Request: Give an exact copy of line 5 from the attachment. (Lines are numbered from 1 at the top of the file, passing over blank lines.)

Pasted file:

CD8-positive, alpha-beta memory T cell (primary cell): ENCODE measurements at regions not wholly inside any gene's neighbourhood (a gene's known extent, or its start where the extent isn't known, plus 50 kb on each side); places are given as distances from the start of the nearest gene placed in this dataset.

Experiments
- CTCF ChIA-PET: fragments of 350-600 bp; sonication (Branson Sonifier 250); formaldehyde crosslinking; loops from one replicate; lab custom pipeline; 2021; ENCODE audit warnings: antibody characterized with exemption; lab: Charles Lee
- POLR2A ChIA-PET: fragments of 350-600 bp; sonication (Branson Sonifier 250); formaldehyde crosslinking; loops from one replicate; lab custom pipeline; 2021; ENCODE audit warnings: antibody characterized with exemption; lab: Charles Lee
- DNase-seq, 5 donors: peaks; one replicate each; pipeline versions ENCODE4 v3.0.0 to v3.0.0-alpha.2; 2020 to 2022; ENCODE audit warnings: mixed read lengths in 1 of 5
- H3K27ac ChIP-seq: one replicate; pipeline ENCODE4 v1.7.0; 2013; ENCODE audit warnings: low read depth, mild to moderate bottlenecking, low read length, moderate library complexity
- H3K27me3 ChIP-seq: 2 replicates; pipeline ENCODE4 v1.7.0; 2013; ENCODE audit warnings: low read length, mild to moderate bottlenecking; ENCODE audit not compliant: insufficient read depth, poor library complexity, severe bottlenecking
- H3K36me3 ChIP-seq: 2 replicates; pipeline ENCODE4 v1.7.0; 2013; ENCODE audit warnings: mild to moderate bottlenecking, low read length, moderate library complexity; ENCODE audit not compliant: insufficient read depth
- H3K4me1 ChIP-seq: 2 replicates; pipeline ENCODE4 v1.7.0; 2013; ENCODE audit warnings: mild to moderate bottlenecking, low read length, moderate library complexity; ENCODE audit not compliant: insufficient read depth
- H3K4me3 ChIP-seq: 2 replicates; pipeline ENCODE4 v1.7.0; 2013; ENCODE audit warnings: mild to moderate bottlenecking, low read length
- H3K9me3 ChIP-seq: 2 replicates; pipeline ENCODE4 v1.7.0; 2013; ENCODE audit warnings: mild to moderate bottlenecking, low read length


- DNase-seq, 5 donors: peaks; one replicate each; pipeline versions ENCODE4 v3.0.0 to v3.0.0-alpha.2; 2020 to 2022; ENCODE audit warnings: mixed read lengths in 1 of 5